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The Daily Wildcat

The Daily Wildcat


Holiday eating shouldn’t require guilt

In case you haven’t heard (in which case, you are deaf, dumb, blind and live in a cave at the bottom of the ocean — lucky you) the holiday season is upon us, and, with it, a dizzying array of holiday treats. Unfortunately, with all those cookies, cakes and pies comes the holiday juggernaut of weight loss products and advice. It’s not just from so-called health and wellness industries, either; most major publications will find a way to spin the tired how-to-avoid-holiday-pounds story before New Year’s Day.

So if visions of sugarplums are currently dancing in your head, consider this dire warning from Hana Feeney, a nutrition counselor from the UA’s own Campus Health Service: “”That two to five pound gain (that most people experience during the holidays) doesn’t automatically come off the first of January.””

Feeney advises students to avoid overeating, especially foods they’re only eating for their sentimental value, like “”mom’s cookies”” or “”grandma’s stuffing.”” “”You have all these reasons to eat that are not hunger-related. And that’s detrimental, no matter what time of year,”” she told the Daily Wildcat.

Come to think of it, though, that advice is just plain sad. That attitude, which is echoed across the nation this time of year, only further underscores America’s bizarre, unhealthy relationship with food. Americans, by and large, see food as merely a means to an end; either something they proudly avoid in order to look a certain way, or something in which they guiltily indulge, knowing it will prevent them from looking that certain way. No matter how you slice it, food is the enemy; you’ve merely overcome your desire for it, in which case you’re a better and more beautiful person, or you haven’t, you poor sap.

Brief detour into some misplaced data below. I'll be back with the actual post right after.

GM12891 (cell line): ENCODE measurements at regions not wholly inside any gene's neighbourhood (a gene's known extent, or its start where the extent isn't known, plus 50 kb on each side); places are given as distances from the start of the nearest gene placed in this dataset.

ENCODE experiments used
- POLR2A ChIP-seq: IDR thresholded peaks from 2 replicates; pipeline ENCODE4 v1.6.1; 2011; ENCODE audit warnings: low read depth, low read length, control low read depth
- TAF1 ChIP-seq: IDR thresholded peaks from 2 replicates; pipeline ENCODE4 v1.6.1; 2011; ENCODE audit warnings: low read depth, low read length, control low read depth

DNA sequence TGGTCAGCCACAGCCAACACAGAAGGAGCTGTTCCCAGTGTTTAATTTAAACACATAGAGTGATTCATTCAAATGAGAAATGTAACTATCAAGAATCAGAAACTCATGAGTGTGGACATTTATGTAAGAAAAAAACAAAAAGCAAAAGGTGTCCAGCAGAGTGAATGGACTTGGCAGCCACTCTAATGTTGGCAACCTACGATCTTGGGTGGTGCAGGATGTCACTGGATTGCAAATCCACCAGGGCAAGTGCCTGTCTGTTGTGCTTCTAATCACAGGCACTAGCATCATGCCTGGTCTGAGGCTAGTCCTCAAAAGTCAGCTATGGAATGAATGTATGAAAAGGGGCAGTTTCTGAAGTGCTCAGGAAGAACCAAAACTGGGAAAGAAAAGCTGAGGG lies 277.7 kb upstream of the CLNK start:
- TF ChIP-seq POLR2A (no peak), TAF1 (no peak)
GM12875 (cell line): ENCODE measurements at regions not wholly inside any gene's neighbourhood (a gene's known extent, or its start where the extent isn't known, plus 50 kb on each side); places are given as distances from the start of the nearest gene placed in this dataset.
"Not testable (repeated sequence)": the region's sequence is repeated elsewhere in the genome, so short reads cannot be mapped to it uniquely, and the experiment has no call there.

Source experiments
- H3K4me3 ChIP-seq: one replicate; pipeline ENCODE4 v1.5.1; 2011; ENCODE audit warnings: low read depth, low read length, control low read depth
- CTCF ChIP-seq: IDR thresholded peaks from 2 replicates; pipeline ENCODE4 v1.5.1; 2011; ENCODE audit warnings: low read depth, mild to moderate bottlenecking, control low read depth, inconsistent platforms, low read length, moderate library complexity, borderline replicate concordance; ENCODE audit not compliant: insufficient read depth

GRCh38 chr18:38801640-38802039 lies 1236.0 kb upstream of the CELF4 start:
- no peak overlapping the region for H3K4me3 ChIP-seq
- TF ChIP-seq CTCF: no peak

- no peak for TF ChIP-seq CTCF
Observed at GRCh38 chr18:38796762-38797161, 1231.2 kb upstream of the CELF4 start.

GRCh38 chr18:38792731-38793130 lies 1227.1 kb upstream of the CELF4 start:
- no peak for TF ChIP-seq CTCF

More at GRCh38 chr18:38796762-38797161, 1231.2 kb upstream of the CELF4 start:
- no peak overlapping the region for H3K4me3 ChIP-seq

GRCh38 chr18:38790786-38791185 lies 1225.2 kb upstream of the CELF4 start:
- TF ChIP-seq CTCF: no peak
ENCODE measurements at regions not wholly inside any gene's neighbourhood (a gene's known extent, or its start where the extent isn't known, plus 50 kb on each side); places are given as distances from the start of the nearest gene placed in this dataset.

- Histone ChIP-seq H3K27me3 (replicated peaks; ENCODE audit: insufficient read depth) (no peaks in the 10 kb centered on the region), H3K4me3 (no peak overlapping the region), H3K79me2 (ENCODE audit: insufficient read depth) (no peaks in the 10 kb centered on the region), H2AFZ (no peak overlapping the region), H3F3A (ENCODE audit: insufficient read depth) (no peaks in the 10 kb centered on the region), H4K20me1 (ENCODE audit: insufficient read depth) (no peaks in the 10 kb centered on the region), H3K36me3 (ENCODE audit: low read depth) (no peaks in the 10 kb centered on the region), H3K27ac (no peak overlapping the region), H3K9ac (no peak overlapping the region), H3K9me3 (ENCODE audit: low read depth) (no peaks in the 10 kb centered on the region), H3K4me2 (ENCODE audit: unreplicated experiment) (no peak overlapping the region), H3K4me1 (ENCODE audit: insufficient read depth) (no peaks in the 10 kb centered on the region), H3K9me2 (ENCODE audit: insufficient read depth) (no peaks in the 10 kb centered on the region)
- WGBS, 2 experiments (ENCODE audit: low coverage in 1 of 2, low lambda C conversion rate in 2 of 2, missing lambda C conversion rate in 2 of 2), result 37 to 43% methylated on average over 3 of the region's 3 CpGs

Maybe centuries ago, when our hunter-gatherer ancestors consumed calories merely to stay alive, eating for reasons that weren’t “”hunger-related”” wasn’t an option. But today, we’re lucky enough to have a bounty of reasons to eat other than starvation or saving up blubber for cold winters. We’ve elevated excellent food to an art form, and can engage in food-related traditions that transcend the physical act of eating and signify something much deeper. We eat for enjoyment, for adventure, for camaraderie, for family and for that deeply warm, satisfied feeling that follows a truly wonderful meal.

Unfortunately, we have allowed the weight loss industry to rob us of the joy good food can bring. Suggesting that hunger is the only acceptable reason to enjoy a meal drives our unhealthy obsession with extreme self-limitation. While it’s true that overeating contributes to obesity, a major health problem in this country, the billion dollar weight-loss industry would like even healthy, if occasionally indulgent, people to feel like they’re committing a cardinal sin every time they don’t pass on a second piece of pie. After all, reminding people that they’re fat, and getting fatter, is how scores of companies turn a profit.

Don’t let them do that to you. Of course, enjoying food in a way that promotes good health is important, but that doesn’t only mean limitation. As evidenced by the ubiquity of eating disorders in our culture, especially among young people, equating severe limitation with self-control and success can be deadly. Food does not have to be a foe, and meals don’t have to become battlegrounds if you don’t let them.

Instead, this holiday season, try to foster a healthy, joyful relationship with the foods you love and the body you’ve got. Enjoy treats for a variety of reasons, from sentiment to tradition to just plain delight. Meals should taste good and provide a time to relax and share with family and friends; they shouldn’t bring about waves of depression and guilt.

So, for at least a few of weeks, ignore the shrill sounds of the weight loss industry telling you how much you’ll regret every decadent morsel. For once, it’d do us all some good to tune out all that body hatred and guilt and eat a damn cookie.

— Heather Price-Wright is the opinions editor of the Daily Wildcat. She can be reached at

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